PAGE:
Some of the lessons listed below are in PDF format. If you are unable to open the documents, you
will need a free copy of Adobe Reader.
West Virginia Labor History
Ten Lesson Unit.
Each lesson includes historical background material, teaching objectives, a lesson plan, articles or worksheets, and additional activities. West Virginia Labor History
Work with primary source documents from American Memory to study the working conditions of U.S. laborers at the turn of the century. Answer the question, “Was there a need for organized labor unions?”
This guide, while designed for British Columbia schools, is an excellent source for a much broader audience. The lessons are organized by subject and grade level as well as by theme such as “Workers and Unions,” “Workers and the Law,” and “Global Social Justice.”
This lesson guide is designed to accompany
A Short History of American Labor. It includes lesson goals, objectives,
key concepts, key terms, key people, key events, key legislation, and questions for inquiry and discussion.
In this lesson, students examine how the employment position of African-American women changed due to policies
established after emancipation. At one point students are asked to speculate on how these women might have benefited
from membership in the labor movement of their time.
Developed as a part of the Library of Congress’s “Leaning Page” program, the 2-3 weeks of 45-60 minute lessons
are great for use in middle and high school. They are intended to help students develop an understanding of the
importance of historical inquiry and recognize the factors which contributed to the Industrial Revolution in the
This activity asks students to consider the working conditions of African-American slaves and white northern factory workers by examining a range of primary documents from the Smithsonian, including; mill regulations, excerpts from DeBow’s, a magazine for slave owners, and a southern plantation owner’s work rules.
Using information from eight historical documents, students are presented with short-answer questions and a
general essay to help them analyze and understand the resources they are using. This work with the document
based questioning format should capture student interest and improve their performance when faced with this
ever more popular method of assessment.
A Saturn-UAW instructional program that uses biographical sketches placed within a chronological framework to
tell the story of the labor movement. The entire offering also contains: notes to teachers, suggested research
questions, items for class discussion, student assignments and student activities. In addition, teachers are
directed to the Saturn web site for additional instructional materials.
The George Meany Memorial Archives created this group discussion activity to help students: 1) better understand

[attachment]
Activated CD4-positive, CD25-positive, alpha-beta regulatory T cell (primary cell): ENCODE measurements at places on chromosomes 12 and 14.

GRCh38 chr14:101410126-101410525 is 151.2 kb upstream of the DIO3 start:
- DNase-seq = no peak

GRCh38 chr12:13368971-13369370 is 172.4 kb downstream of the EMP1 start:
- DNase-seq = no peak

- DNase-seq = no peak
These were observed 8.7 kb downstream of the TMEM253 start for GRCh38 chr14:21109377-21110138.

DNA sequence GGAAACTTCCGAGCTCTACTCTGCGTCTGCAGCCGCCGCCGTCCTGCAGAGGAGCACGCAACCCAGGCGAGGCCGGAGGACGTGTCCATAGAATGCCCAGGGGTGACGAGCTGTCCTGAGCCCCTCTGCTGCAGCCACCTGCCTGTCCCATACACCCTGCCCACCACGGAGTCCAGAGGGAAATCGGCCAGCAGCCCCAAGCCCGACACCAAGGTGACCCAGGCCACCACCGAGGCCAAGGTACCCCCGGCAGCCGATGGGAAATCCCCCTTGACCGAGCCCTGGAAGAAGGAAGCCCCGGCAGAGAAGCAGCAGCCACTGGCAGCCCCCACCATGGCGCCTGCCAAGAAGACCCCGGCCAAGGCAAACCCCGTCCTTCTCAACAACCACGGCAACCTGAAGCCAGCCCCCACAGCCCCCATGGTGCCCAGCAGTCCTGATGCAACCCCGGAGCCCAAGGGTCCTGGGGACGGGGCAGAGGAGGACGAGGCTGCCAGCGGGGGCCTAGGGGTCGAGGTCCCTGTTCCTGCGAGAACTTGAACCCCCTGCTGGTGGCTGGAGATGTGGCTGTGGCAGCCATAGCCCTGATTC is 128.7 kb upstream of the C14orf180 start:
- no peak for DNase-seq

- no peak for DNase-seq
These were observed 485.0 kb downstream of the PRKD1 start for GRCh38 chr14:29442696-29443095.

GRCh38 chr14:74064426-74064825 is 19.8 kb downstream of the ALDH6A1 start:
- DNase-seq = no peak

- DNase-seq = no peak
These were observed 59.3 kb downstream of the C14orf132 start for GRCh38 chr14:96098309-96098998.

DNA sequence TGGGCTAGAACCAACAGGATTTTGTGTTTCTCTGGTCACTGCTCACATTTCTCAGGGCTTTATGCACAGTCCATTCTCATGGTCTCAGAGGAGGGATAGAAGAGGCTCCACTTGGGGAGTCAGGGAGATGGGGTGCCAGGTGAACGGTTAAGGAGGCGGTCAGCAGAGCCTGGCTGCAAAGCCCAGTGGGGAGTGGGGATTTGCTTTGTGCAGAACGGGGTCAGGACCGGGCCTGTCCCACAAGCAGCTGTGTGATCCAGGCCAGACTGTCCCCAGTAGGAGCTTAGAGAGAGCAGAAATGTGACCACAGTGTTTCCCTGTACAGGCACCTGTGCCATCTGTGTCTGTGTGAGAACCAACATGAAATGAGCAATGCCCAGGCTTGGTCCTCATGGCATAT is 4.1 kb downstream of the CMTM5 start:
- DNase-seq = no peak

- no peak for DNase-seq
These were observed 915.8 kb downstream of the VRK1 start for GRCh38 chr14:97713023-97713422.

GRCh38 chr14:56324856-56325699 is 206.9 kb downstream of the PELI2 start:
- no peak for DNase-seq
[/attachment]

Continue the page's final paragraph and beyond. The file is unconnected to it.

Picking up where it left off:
the individual’s role in social change; and 2) exchange information and experiences.
The George Meany Memorial Archives created this role-playing activity to help students: 1) get a feel for society
in the 1940s, 1950s and 1960s 2) gain insights into other people’s prejudices, mannerisms, and behaviors and 3)
consider how other people reacted to social change.
Eight historical documents are used to test the students ability to work with historical resources. Short answer questions follow each of the documents and an essay, based on at least six of the documents, completes the assignment.
Prepared by the Wisconsin Department of Public Instruction in collaboration with the Wisconsin State AFL-CIO; the
Wisconsin Federation of Teachers, AFT, AFL-CIO; the Wisconsin Education Association Council, NEA; and the Wisconsin
Labor History Society.
In this activity, students work in small groups to read primary documents that reflect a variety of viewpoints on the 1834
and 1836 labor strikes by young female factory workers in Lowell, Massachusetts. They then plan and act out a five to seven
minute “talk show.”
One of a number of labor history lessons developed by the National Park Service and located at: Teaching with Historic Places Lesson Plans. This lesson examines
the causes and effects of the 1913 Patterson silk strike and the role the IWW played in the strike. Many primary resources are used to examine
the lives of a silk owner and a skilled silk worker and
evaluate their roles in the strike.
This “Teaching with Documents Lesson Plan” was developed by the staff at the National Archives & Records Administration. The well
developed lesson plan contains a correlation to the National History Standards and the National Standards for Civics and Government.
Once at the NARA web site you’ll find many other interesting lessons.
This lesson is a role-play in which students examine the work of the original strike commission appointed by
Ten historical documents form the basis of this two part task designed to test the students ability to work with
original resources. Short answer questions follow each of the documents and an essay, based on at least six of
the documents, completes the assignment.
The goal of this lesson is to compare more contemporary accounts of garment work with those of the early
twentieth-century shirtwaist workers.
More than a lesson plan, this web site is run by Cornell’s Kheel Center and is devoted entirely to the Triangle
Factory Fire. The site contains documents, photos and illustrations, audio, names of victims, tips for student
projects and more. Teachers will find what they need to create a number of interesting lessons.
This lesson uses the Library of Congress’s American Memory Collection of original resources to help students
answer the question – What were the working conditions in the United States at the turn of the twentieth century that gave rise to the labor union movement?
This well developed lesson plan on child labor contains the Child Labor Quiz from the International Labor Organization.
Wisconsin: Lessons in Labor History (click to download .zip archive)